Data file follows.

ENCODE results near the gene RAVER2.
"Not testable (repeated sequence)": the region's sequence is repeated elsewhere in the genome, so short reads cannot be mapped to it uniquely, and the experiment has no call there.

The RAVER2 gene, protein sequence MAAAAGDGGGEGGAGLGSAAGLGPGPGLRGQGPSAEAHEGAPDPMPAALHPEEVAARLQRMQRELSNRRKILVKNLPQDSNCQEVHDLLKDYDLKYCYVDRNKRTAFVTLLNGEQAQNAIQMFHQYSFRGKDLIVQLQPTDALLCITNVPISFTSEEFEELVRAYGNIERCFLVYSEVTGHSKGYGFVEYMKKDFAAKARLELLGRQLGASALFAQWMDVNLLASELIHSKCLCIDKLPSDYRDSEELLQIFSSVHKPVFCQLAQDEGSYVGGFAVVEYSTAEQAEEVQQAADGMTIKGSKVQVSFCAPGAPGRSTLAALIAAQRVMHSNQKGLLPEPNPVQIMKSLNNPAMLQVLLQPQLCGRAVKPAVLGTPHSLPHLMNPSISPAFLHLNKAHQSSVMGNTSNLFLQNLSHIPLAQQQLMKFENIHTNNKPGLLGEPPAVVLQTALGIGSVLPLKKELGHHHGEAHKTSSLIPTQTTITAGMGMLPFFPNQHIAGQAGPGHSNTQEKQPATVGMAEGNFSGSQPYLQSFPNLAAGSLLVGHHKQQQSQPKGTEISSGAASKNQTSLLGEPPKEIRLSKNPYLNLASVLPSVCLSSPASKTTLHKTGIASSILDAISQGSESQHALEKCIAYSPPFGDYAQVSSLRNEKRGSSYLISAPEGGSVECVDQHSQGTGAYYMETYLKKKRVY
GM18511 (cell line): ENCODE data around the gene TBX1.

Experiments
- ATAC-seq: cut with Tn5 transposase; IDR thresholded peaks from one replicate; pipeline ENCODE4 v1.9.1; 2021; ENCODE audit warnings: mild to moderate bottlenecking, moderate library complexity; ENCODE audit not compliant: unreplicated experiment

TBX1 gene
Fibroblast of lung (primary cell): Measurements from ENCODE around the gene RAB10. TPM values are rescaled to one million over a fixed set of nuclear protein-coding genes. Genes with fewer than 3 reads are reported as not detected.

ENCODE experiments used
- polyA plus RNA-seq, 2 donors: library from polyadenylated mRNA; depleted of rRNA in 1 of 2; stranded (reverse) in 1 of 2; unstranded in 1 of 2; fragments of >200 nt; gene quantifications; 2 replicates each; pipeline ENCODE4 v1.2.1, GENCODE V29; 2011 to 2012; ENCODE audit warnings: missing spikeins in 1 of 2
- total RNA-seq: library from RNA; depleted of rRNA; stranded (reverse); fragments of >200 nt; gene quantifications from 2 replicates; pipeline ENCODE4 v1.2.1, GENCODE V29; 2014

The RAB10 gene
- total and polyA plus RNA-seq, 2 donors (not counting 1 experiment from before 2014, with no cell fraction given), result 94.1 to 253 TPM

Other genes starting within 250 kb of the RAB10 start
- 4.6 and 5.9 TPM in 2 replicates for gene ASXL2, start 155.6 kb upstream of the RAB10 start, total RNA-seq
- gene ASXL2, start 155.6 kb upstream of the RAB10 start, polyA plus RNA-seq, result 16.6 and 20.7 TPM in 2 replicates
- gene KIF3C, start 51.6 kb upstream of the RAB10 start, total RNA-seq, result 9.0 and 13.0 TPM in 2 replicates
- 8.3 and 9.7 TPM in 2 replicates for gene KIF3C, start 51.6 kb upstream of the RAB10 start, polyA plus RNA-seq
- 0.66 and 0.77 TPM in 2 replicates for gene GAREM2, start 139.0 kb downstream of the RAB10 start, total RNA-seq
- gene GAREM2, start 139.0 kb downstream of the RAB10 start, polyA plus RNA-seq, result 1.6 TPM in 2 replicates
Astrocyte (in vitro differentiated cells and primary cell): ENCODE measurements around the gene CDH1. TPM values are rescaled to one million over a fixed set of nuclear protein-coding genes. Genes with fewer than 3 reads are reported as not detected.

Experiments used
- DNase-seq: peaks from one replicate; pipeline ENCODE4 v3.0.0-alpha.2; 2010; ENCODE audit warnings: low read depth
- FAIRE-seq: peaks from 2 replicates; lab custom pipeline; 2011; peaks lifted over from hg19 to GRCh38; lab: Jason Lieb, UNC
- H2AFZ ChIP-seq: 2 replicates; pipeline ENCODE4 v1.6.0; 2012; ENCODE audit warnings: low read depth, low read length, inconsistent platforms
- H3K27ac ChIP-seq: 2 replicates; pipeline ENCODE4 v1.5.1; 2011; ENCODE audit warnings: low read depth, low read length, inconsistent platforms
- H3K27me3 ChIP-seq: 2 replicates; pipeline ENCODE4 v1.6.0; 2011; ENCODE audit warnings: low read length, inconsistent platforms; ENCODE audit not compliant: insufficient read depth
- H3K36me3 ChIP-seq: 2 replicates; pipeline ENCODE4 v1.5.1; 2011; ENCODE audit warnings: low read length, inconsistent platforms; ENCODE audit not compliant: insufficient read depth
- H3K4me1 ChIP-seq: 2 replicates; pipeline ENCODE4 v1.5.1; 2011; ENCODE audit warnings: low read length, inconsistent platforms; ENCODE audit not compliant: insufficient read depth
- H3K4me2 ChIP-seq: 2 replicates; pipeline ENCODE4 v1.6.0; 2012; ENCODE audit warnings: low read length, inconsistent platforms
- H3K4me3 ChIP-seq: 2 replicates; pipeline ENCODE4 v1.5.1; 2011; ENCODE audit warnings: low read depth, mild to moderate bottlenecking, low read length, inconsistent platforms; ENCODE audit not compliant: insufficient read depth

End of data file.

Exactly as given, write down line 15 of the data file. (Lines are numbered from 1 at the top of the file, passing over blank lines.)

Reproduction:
- 4.6 and 5.9 TPM in 2 replicates for gene ASXL2, start 155.6 kb upstream of the RAB10 start, total RNA-seq